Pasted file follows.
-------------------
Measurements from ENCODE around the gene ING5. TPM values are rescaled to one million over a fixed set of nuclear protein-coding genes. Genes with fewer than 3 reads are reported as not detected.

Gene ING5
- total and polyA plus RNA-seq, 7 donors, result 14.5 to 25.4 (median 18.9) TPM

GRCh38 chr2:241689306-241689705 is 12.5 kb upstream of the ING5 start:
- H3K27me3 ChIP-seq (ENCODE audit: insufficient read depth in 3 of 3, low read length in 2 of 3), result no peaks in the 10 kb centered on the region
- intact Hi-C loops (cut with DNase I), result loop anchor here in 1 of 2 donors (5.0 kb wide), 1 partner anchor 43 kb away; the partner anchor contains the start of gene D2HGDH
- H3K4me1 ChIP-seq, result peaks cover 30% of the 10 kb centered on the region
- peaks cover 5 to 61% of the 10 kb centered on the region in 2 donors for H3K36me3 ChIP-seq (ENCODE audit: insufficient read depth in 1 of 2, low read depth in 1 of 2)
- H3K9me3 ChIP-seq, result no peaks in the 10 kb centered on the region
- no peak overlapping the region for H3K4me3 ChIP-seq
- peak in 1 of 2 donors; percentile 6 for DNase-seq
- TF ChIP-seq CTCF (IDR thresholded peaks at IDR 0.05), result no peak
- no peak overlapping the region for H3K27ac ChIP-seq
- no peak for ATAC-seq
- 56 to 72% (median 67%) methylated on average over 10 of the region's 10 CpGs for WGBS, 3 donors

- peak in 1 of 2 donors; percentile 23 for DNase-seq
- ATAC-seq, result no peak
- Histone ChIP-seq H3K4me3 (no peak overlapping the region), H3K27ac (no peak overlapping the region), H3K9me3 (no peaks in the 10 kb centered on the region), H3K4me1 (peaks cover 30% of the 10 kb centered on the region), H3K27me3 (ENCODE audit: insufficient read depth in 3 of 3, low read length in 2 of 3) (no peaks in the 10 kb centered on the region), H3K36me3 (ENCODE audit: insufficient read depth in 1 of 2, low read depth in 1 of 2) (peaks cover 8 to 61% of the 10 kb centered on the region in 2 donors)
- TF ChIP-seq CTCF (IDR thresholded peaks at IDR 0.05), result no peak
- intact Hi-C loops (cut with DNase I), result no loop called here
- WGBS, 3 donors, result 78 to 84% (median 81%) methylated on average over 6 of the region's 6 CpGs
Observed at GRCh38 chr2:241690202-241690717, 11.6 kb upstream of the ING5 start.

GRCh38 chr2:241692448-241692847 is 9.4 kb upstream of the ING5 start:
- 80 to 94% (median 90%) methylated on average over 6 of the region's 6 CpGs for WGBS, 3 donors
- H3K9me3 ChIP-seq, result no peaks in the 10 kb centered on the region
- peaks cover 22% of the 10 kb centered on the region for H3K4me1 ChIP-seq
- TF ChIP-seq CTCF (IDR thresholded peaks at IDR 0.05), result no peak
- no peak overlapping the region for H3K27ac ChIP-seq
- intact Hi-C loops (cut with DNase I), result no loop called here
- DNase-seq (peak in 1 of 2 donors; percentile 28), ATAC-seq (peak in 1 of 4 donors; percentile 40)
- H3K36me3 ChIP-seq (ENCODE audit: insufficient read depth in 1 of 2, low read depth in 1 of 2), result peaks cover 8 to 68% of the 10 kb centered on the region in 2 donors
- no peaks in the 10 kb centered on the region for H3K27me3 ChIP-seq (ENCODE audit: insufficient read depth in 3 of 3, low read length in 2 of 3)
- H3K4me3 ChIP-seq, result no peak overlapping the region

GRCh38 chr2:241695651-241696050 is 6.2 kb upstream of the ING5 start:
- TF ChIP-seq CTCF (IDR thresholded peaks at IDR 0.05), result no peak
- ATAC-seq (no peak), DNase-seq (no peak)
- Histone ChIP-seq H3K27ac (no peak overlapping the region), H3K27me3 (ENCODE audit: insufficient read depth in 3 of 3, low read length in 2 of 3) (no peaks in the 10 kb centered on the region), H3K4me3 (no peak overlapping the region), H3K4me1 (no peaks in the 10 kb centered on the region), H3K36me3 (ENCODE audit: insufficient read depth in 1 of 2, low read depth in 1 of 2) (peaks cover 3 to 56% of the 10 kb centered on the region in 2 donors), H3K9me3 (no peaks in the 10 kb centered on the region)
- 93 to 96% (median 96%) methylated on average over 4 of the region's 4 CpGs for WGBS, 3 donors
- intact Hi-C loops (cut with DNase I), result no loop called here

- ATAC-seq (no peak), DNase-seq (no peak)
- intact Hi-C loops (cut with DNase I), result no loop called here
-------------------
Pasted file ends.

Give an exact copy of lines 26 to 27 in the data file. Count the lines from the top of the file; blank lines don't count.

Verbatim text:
- peaks cover 22% of the 10 kb centered on the region for H3K4me1 ChIP-seq
- TF ChIP-seq CTCF (IDR thresholded peaks at IDR 0.05), result no peak